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-   -   Outlets Grounded??? (http://www.houserepairtalk.com/f9/outlets-grounded-400/)

bobo60 01-26-2006 08:52 AM

Outlets Grounded???
 
hi,

im buying the house i live in. most of the outlets are two slotted, one small slot, one large (polerized?) i pulled the cover off one outlet, it only has 2 wires going to it, metal workbox, but not bx, they run romex, w/no bare ground. i check the voltage from black wire to workbox, no voltage. does this mean that the outlet is not grounded? no voltage from white to workbox either, but thats correct, i beleive. i want to replace all the outlets with 2 slot/ground hole, mainly so i dont have to use adapters to plug in some appliances. i realize they will not be grounded, but if i install GFCI breakers, and mark each outlet NEG, will this be up to code? i also realize that GFCI breakers do not constitute a ground either, but will make the ungrounded outlets safer. please advise. btw. anything i change will be after i purchase the house! :)

bob

Square Eye 01-26-2006 10:56 PM

A GFCI will not function properly if you do not have a dedicated ground wire. Legally, you should replace any faulty receptacles with new 2 slot receptacles so no-one gets the idea that they are looking at a grounded outlet. GFCI breakers will not perform correctly without a ground wire at the device(receptacle). Never put a refrigerator on a GFCI. A refrigerator can trip a GFCI and leave you with a rotten mess. New circuits would be the answer. New wire with ground.

I also bought a house with a 2 wire system. Lightning hit it and I had to replace every electronic device in the house. TV, phone, alarm clocks, etc. I was here when it hit and heard the parts flying off of the phone when it hit. I ran a few circuits at a time until I got it all replaced. I started with the refrigerator circuit. I don't want any repeats.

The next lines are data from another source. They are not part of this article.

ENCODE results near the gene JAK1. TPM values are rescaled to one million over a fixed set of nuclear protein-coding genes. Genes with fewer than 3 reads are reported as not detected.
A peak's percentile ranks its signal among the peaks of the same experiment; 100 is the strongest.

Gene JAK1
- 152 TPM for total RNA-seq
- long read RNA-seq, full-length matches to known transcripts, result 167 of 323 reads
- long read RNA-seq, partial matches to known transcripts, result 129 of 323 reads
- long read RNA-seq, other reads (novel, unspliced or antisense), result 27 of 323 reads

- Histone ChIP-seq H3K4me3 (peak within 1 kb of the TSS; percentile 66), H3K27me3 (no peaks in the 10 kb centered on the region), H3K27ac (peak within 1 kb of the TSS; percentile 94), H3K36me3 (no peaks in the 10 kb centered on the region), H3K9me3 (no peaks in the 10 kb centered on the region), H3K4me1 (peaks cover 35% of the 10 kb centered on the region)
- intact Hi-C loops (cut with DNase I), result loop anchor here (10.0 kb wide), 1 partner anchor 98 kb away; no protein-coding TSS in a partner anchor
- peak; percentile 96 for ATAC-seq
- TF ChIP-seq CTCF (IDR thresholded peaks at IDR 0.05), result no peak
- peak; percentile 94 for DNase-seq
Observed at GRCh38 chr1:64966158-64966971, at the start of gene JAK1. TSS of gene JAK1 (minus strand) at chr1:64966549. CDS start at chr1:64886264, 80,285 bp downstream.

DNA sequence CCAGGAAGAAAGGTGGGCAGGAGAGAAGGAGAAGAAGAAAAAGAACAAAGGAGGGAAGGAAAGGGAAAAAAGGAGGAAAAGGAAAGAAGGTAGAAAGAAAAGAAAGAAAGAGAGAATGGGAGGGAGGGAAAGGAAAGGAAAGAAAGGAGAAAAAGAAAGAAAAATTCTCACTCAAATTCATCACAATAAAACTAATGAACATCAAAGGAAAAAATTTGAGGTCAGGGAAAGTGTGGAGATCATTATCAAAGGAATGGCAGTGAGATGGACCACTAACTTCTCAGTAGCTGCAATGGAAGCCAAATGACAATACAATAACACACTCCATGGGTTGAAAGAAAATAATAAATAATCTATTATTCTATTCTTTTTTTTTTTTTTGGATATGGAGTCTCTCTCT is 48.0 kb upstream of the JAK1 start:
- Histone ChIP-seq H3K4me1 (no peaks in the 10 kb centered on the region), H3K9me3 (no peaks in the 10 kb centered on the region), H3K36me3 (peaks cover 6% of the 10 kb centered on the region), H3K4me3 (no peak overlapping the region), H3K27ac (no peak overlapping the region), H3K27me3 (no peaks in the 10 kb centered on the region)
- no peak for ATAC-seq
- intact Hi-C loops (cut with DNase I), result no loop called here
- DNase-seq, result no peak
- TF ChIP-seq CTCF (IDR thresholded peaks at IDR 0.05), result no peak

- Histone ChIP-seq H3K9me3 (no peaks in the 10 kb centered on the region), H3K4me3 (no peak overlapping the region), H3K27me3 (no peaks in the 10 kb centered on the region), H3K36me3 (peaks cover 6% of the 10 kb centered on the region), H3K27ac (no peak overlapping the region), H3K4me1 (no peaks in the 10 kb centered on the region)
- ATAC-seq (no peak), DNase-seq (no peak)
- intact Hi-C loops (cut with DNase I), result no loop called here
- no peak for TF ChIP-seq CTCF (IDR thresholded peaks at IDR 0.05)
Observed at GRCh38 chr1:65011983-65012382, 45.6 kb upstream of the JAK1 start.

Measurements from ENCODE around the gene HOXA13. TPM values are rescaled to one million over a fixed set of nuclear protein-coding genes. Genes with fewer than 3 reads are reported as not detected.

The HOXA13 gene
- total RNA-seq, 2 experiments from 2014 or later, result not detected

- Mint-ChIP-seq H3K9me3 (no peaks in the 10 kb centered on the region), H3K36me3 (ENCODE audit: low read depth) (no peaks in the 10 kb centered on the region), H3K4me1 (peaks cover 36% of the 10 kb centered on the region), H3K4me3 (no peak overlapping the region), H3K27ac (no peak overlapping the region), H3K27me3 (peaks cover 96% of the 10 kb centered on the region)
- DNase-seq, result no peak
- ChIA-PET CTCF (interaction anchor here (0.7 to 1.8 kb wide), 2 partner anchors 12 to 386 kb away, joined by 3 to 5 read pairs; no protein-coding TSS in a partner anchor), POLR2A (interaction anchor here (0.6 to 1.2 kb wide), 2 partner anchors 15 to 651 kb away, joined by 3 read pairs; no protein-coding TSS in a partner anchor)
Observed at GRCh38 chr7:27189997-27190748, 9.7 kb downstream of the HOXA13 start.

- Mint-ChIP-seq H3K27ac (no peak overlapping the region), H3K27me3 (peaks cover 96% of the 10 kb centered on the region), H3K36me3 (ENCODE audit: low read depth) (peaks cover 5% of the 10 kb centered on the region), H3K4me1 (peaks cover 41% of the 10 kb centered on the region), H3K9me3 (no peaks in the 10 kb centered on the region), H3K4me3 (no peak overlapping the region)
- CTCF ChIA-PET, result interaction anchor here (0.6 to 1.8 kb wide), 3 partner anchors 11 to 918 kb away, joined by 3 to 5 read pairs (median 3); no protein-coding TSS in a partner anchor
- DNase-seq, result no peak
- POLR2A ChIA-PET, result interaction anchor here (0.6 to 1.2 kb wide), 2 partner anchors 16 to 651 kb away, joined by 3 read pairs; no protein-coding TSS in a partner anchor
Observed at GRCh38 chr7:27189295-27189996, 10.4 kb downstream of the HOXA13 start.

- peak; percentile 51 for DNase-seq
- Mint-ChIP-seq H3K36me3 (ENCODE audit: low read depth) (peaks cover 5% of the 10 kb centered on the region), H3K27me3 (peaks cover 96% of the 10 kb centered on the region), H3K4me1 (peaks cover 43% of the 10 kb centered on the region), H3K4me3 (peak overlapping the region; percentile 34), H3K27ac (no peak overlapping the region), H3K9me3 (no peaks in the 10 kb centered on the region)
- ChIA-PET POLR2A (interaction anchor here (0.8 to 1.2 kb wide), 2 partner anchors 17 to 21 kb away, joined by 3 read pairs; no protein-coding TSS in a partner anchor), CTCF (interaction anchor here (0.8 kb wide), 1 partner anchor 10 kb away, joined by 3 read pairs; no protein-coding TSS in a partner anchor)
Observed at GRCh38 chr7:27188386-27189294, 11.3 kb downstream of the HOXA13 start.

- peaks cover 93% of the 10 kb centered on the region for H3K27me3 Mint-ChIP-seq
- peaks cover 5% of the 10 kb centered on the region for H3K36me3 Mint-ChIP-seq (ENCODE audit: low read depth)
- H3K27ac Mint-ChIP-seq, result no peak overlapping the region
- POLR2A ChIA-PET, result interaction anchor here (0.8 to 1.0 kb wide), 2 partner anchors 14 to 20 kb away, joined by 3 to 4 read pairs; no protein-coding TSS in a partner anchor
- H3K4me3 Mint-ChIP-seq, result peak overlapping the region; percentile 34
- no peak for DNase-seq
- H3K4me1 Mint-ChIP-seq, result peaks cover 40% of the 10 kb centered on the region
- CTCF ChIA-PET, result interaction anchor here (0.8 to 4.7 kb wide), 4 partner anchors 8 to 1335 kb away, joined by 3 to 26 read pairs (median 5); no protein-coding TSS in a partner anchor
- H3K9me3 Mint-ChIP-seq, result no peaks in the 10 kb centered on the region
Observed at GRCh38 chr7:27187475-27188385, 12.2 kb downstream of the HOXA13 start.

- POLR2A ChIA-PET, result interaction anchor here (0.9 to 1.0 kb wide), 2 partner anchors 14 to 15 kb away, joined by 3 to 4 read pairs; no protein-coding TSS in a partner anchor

The code calls for Arc detection in bedrooms. The Arc detection breakers will trip if they sense a short. They also will work best with a grounded system.

Tom in KY, Grounded baby.

zander 01-28-2006 06:18 PM

How far can a guy take it
 
I've been told im nuts.
As i get to each room i've been tearing out all the dry wall, putting up a thicker wall and reinsulating every thing. I also am rewiring it all to make it modern and grounded. Wired everything for cable too....at least the face plate is there.
It is alwaysy anoying when you can't plug something in somewhere and we know your house as no insulation.

inspectorD 01-29-2006 07:36 PM

I agree with Zander
 
The only way to get this right is to start from scratch.Its a messy job and can be expensive.Do it right and you end up with re-sale value. Do it cheap and you end up with headaches when us inspectors come through. In my experience when we find cheap fixes with electrical the customer is leary because noone can see what is going on in the walls.Then the licenced electrician comes in and you get the picture of how it goes from there.
Besides getting new electrical you can also update any other electronics and insulation like Zander stated.

Save money in the long run,
Brian:D

PAULYBOY 03-30-2006 02:14 PM

On the other hand, when I bought my house, I still had one circuit of knob and tube wiring active. I know now that it feeds several outlets in my living room and kitchen. Although the inspector was thorough and noted the wiring, he had no interest in seeing what it supplied. I have three generations of wiring systems in my house, as it was updated once in the '60's and once again in the '80's. Chasing gremlins in my house as a result of this type of wiring setup can be a real headache sometoime, but this inspection wwas for an FHA loan, and I was told the inspectors are a lot more picky for these loans than normal loans.


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